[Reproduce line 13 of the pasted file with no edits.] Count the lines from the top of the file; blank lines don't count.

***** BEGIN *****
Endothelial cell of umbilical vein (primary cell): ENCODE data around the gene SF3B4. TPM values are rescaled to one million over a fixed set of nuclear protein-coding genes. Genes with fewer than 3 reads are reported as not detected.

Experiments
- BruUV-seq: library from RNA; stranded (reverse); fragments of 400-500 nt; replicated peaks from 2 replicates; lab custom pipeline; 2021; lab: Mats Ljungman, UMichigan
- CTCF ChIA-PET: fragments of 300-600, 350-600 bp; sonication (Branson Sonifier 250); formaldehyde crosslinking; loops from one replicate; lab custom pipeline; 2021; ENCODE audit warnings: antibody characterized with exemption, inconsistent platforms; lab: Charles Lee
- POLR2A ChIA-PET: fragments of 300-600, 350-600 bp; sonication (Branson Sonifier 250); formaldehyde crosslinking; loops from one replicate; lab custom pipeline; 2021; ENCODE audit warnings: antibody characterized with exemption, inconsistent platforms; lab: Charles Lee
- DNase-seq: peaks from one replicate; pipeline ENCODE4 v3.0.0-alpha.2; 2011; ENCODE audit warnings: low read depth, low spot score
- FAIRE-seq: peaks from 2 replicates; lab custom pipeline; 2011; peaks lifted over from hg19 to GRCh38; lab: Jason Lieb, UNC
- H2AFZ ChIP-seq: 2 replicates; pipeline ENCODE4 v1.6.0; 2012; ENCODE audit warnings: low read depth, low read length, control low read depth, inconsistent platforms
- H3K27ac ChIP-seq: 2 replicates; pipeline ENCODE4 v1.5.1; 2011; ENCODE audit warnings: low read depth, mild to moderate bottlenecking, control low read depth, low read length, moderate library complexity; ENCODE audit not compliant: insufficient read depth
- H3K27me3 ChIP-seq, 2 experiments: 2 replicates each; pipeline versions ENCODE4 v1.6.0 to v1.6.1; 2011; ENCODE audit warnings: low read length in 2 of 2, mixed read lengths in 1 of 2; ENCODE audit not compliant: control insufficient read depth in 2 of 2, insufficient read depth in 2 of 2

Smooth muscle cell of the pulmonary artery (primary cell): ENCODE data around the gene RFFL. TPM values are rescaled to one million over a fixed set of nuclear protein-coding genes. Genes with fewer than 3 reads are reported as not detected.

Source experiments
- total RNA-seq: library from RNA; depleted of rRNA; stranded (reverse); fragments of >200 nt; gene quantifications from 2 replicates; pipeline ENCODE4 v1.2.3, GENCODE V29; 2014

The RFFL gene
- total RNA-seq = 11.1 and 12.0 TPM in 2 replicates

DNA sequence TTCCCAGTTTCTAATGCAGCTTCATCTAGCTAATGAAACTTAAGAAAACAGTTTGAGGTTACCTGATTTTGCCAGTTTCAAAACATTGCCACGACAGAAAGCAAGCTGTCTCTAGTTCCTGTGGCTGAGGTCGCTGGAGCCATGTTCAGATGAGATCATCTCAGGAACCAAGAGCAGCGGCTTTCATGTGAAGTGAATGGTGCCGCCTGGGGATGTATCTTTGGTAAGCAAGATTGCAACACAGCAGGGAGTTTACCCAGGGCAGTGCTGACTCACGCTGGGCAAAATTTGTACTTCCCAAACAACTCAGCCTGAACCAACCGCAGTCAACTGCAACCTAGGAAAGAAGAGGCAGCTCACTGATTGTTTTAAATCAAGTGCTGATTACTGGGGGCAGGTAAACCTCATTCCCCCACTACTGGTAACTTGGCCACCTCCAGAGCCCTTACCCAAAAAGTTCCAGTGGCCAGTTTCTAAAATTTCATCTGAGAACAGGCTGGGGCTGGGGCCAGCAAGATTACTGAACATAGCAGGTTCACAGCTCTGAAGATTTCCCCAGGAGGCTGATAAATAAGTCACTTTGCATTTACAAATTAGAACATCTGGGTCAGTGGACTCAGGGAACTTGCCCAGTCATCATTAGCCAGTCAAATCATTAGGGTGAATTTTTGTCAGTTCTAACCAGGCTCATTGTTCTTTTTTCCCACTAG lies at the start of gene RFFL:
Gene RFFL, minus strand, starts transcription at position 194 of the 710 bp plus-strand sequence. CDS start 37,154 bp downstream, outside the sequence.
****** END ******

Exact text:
- total RNA-seq: library from RNA; depleted of rRNA; stranded (reverse); fragments of >200 nt; gene quantifications from 2 replicates; pipeline ENCODE4 v1.2.3, GENCODE V29; 2014